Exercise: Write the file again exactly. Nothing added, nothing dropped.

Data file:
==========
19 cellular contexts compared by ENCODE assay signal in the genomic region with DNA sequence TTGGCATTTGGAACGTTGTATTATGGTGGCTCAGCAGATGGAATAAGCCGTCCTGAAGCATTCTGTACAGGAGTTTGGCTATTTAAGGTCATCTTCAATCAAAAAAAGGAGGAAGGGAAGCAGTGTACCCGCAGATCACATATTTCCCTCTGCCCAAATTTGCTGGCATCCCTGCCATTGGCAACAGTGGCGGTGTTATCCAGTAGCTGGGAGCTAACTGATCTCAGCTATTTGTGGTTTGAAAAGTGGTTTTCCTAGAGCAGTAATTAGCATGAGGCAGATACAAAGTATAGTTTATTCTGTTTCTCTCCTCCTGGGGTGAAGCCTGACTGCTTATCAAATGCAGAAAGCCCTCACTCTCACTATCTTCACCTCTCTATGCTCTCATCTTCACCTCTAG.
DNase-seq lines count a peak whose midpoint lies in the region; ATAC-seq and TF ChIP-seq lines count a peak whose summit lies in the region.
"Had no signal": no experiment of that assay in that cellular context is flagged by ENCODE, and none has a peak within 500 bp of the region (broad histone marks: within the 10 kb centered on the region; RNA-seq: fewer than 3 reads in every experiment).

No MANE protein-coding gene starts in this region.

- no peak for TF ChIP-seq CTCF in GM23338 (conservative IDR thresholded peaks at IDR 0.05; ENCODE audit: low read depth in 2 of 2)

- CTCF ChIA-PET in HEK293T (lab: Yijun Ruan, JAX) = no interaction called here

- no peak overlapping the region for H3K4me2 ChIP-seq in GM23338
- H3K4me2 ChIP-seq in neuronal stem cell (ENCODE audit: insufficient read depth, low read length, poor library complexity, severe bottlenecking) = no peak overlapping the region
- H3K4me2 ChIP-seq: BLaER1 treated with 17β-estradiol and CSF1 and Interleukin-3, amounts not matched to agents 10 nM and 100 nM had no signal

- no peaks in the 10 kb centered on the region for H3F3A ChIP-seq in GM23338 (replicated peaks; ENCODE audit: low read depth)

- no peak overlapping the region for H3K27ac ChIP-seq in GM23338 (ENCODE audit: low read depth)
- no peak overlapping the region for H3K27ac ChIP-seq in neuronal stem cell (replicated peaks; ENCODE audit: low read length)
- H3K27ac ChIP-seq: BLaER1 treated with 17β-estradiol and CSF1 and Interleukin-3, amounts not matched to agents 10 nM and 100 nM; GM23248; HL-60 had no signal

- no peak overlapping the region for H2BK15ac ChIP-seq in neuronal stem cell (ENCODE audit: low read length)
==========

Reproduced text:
19 cellular contexts compared by ENCODE assay signal in the genomic region with DNA sequence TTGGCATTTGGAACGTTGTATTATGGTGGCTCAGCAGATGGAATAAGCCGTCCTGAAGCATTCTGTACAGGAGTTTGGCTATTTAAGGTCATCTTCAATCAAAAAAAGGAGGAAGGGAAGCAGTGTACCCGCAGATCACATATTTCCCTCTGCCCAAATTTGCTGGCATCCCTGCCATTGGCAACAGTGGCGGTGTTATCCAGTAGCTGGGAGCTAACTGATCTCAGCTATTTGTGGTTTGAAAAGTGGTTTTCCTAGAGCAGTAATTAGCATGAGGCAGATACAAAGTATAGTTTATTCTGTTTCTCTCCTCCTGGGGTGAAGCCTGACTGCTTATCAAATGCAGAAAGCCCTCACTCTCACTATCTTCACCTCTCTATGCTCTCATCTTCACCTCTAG.
DNase-seq lines count a peak whose midpoint lies in the region; ATAC-seq and TF ChIP-seq lines count a peak whose summit lies in the region.
"Had no signal": no experiment of that assay in that cellular context is flagged by ENCODE, and none has a peak within 500 bp of the region (broad histone marks: within the 10 kb centered on the region; RNA-seq: fewer than 3 reads in every experiment).

No MANE protein-coding gene starts in this region.

- no peak for TF ChIP-seq CTCF in GM23338 (conservative IDR thresholded peaks at IDR 0.05; ENCODE audit: low read depth in 2 of 2)

- CTCF ChIA-PET in HEK293T (lab: Yijun Ruan, JAX) = no interaction called here

- no peak overlapping the region for H3K4me2 ChIP-seq in GM23338
- H3K4me2 ChIP-seq in neuronal stem cell (ENCODE audit: insufficient read depth, low read length, poor library complexity, severe bottlenecking) = no peak overlapping the region
- H3K4me2 ChIP-seq: BLaER1 treated with 17β-estradiol and CSF1 and Interleukin-3, amounts not matched to agents 10 nM and 100 nM had no signal

- no peaks in the 10 kb centered on the region for H3F3A ChIP-seq in GM23338 (replicated peaks; ENCODE audit: low read depth)

- no peak overlapping the region for H3K27ac ChIP-seq in GM23338 (ENCODE audit: low read depth)
- no peak overlapping the region for H3K27ac ChIP-seq in neuronal stem cell (replicated peaks; ENCODE audit: low read length)
- H3K27ac ChIP-seq: BLaER1 treated with 17β-estradiol and CSF1 and Interleukin-3, amounts not matched to agents 10 nM and 100 nM; GM23248; HL-60 had no signal

- no peak overlapping the region for H2BK15ac ChIP-seq in neuronal stem cell (ENCODE audit: low read length)